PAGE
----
(Here’s Andy Synn‘s review of the debut album by Colorado’s Black Curse, which was recently released by Sepulchral Voice.)
To paraphrase a very tall, very shiny, Russian man:
“…four or five moments… that’s all it takes to
be a hero make a good album…”
And, you know what? He’s right. If your album has four or five moments, four or five songs, which truly stand out, and stand the test of time, then you’re probably good.
The thing is, really great albums, albums like Endless Wound, don’t just settle for four or five moments per record, they offer up four or five of these moments in practically every song!
Take opener “Charnel Rift”, for example. It’s got an explosive, blast-fuelled opening, a short, slinky little bass break (leading into a beautifully grim and groovy riff), a doom-tinged mid-section which is accompanied by a mind-warping solo, and then a big penultimate riff-gasm which features yet another devilish, divebombing solo. And all in the space of just over five minutes!
Then there’s the more expansive and extravagant “Enraptured By Decay”, with its ginormous, rolling riffs, passages of quiet, anxiety-riddled tension, humongous, doomy chords, weird, pseudo-melodic lead-layers, and brooding, bass-led finale, each of which would be more than enough to make the song stand out on their own but which, when taken together, make it utterly unforgettable.
Or perhaps you might want to take the absolutely stunning title-track for a spin, with its opening squall of primal chaos, its rapid-fire riffs and whiplash-inducing stops, its eerie, ominous mid-section and riveting, arrhythmia-inciting drum patterns, and its hellishly hooky, absolutely crushing climax?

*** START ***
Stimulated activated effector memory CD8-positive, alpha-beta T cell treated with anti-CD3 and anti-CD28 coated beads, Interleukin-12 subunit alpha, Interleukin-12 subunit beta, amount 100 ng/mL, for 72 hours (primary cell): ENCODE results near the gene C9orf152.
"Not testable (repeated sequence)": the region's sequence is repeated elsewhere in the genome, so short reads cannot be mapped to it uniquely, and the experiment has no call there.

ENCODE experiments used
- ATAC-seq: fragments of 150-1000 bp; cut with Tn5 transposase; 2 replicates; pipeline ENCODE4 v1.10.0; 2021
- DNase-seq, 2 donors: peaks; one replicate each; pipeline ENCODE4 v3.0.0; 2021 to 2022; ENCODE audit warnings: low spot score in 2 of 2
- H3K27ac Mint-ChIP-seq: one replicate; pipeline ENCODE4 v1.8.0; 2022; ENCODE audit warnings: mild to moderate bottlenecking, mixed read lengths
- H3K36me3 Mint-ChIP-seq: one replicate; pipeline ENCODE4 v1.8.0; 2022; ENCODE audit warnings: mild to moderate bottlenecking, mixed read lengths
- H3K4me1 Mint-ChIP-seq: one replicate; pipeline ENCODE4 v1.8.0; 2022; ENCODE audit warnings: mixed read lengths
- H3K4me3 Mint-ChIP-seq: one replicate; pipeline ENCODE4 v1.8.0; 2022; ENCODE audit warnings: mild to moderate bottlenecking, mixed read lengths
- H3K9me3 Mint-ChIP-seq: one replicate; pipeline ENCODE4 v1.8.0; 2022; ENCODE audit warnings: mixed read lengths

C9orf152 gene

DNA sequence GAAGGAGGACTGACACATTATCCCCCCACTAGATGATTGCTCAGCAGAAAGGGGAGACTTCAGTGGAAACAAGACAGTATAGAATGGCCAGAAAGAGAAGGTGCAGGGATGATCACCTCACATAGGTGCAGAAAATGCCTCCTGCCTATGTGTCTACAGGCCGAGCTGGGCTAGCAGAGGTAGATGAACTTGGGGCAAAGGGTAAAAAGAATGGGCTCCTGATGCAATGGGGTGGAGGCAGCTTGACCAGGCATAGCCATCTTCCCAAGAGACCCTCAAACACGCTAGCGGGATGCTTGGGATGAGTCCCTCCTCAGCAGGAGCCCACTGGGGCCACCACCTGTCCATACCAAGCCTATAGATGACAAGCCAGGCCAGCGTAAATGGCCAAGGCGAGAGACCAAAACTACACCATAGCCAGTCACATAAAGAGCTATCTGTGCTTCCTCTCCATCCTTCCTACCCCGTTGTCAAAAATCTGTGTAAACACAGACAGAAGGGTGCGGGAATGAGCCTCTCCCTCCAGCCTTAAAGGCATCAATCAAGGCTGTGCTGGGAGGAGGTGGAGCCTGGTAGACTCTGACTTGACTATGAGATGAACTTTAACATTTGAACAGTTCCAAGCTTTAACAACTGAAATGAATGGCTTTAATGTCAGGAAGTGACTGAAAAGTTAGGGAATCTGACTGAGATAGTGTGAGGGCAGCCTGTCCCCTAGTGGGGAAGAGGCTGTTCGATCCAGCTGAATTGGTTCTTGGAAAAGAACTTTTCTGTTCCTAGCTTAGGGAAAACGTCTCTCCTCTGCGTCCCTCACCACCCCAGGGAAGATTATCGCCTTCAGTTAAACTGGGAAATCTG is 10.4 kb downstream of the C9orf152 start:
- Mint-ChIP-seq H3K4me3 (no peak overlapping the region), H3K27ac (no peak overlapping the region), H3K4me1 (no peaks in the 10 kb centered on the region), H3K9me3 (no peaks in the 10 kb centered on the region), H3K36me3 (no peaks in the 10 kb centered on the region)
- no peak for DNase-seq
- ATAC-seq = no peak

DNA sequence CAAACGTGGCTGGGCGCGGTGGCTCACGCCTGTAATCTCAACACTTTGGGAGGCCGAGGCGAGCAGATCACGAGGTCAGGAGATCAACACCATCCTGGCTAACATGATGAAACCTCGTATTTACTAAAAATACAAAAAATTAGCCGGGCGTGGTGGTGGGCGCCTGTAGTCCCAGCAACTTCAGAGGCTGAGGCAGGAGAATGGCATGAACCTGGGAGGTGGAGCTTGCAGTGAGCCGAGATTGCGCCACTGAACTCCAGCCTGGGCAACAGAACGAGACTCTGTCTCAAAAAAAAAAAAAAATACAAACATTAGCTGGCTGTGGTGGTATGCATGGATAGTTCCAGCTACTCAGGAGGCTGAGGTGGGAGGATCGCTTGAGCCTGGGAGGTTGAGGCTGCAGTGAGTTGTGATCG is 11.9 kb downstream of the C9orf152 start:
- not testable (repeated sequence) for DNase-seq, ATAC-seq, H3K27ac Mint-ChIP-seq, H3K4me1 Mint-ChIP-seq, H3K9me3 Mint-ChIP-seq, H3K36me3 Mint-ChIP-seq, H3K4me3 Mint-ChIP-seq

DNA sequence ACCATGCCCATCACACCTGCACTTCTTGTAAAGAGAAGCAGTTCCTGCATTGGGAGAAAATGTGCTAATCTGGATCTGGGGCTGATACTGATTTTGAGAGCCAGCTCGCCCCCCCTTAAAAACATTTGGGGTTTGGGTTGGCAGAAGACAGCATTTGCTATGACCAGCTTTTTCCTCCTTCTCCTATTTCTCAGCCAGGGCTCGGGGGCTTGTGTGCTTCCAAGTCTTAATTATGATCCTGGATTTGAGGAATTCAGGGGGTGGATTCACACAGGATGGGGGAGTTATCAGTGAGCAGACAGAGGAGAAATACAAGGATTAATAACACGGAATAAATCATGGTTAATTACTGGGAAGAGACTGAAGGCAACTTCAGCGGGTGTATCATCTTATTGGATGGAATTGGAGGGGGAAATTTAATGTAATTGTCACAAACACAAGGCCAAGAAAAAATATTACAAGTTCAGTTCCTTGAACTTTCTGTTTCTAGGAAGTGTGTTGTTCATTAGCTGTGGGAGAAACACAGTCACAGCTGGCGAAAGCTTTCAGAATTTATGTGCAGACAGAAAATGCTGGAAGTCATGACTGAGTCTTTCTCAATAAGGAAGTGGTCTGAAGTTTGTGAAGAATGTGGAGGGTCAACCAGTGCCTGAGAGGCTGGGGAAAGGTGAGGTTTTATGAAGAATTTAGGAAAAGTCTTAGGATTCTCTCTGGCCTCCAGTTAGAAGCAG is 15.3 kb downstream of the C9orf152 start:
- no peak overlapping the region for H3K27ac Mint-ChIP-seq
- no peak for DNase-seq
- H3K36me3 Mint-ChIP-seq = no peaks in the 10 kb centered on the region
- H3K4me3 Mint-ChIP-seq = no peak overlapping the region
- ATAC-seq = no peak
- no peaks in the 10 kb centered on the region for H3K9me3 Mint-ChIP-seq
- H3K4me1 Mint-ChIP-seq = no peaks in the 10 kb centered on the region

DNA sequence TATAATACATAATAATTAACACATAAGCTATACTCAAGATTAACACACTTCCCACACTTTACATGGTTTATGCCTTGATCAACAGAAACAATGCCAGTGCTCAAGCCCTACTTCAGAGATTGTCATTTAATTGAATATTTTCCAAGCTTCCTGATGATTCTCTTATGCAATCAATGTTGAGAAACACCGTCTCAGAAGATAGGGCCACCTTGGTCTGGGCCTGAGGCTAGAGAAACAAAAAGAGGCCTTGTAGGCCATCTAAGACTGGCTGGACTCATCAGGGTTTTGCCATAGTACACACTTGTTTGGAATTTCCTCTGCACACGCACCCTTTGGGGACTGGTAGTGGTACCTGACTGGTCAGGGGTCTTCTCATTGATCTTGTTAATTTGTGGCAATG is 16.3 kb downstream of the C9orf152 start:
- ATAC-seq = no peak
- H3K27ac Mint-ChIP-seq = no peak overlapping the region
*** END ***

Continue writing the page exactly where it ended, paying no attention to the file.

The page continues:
Heck, even when the band don’t have time to fit in those requisite “four or five moments” — as on the short, but insufferably savage, “Seared Eyes” — they more than make up for it in sheer intensity and pure, unadulterated riff-craft.
Of course, no-one is claiming that Black Curse are a wholly original proposition by any means, and the band themselves fully admit that their entire sound – equal parts Sarcófago and Slayer, Mayhem and Morbid Angel, Impiety and Incantation – purposefully harkens back to the primordial days of Extreme Metal, when the genre’s progenitors were all still exploring and experimenting with the best way(s) to inject their music with the maximum amount of “evil”.
What makes Endless Wound work, however, is that it’s not just about imitating bigger, better bands, or pandering to naked nostalgia without any substance to back it up.
Instead it’s about channelling a sound, a style, an aesthetic, which allows the band to achieve their own vision, and to maximise their own potential.
Yes, it’s a throwback, but it’s one with purpose, and ambition, beyond simply replicating and repeating exactly what’s gone before.
Now, you’ll have noticed that I haven’t said anything yet about the band’s various members, who also ply their trade in groups like Khemmis, Blood Incantation, Spectral Voice, and Primitive Man, and the reason for this is simple – it’s not important.
Don’t get me wrong, the quartet are all clearly talented, and their musical pedigree is never in any doubt, but Black Curse is just as clearly its own entity, and deserves to be treated as such.
Ultimately there are a handful of bands out there who, for my money, do this hybrid of Death/Black/Thrash Metal just that little bit better than the rest. Teitanblood, Vassafor, Valdur… I’m sure you all know know who I’m talking about (and have your own names to add too).
Well, consider Black Curse to be the newest addition to this particular list, as Endless Wound is undoubtedly one of the finest, foulest, most ferocious debuts of 2020.